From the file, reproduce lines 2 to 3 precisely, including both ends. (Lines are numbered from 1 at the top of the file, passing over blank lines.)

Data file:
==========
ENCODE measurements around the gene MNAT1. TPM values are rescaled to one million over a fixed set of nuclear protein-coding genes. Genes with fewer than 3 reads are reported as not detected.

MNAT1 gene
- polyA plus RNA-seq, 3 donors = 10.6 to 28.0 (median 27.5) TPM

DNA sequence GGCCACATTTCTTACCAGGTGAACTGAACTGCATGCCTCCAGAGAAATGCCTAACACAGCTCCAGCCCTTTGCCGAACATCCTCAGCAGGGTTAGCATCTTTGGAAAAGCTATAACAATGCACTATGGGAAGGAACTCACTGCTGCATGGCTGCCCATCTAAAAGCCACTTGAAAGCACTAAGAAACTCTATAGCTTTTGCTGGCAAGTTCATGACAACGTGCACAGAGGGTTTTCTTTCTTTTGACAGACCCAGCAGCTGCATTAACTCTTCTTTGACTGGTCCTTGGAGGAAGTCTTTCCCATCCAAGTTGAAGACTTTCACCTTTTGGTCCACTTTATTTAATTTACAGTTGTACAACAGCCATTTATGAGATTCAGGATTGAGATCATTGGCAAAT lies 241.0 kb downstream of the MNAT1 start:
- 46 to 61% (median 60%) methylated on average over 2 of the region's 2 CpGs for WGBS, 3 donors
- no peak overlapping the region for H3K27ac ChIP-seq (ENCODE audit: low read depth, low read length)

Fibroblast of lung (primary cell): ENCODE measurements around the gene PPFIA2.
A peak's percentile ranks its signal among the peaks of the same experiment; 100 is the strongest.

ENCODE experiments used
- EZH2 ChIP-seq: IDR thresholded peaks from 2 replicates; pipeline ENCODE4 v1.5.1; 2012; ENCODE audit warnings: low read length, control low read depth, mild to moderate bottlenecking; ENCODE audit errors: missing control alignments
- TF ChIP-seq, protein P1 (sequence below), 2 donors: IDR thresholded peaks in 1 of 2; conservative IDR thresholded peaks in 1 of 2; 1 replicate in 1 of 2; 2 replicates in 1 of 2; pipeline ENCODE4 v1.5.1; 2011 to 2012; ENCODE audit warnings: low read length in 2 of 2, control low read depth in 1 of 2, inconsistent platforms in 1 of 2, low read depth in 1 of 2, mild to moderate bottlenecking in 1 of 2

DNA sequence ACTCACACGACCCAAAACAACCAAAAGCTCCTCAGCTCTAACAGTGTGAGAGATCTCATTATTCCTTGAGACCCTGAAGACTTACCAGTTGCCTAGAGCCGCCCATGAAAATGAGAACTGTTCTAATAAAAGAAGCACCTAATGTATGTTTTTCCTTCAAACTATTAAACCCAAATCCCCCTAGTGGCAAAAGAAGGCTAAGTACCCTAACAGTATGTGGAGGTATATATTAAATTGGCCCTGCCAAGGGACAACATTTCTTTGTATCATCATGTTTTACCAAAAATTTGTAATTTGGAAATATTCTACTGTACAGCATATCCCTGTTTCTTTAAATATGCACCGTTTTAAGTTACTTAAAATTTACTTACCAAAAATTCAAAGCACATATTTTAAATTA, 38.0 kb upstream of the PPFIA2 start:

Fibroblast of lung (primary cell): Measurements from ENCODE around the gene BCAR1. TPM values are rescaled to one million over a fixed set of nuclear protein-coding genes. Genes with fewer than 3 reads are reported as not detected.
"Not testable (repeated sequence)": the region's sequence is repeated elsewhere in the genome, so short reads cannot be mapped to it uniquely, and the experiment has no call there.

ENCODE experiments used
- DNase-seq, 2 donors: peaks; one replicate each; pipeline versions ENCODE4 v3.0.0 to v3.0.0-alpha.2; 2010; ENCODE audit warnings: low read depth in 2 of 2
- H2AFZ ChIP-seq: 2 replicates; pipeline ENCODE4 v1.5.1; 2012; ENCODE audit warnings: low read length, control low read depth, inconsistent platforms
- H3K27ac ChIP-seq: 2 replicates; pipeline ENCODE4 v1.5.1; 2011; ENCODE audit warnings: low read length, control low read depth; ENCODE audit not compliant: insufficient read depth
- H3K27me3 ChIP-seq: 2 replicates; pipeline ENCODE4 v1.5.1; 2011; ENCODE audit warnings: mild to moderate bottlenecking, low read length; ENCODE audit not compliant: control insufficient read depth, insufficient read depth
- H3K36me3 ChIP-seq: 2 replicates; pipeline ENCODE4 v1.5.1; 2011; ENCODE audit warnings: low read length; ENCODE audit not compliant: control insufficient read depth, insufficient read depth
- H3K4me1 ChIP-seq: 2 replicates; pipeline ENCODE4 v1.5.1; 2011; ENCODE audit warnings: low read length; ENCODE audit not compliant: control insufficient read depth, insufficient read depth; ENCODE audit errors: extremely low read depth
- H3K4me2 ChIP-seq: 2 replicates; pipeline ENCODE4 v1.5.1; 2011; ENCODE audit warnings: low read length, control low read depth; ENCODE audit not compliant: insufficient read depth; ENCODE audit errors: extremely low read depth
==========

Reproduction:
MNAT1 gene
- polyA plus RNA-seq, 3 donors = 10.6 to 28.0 (median 27.5) TPM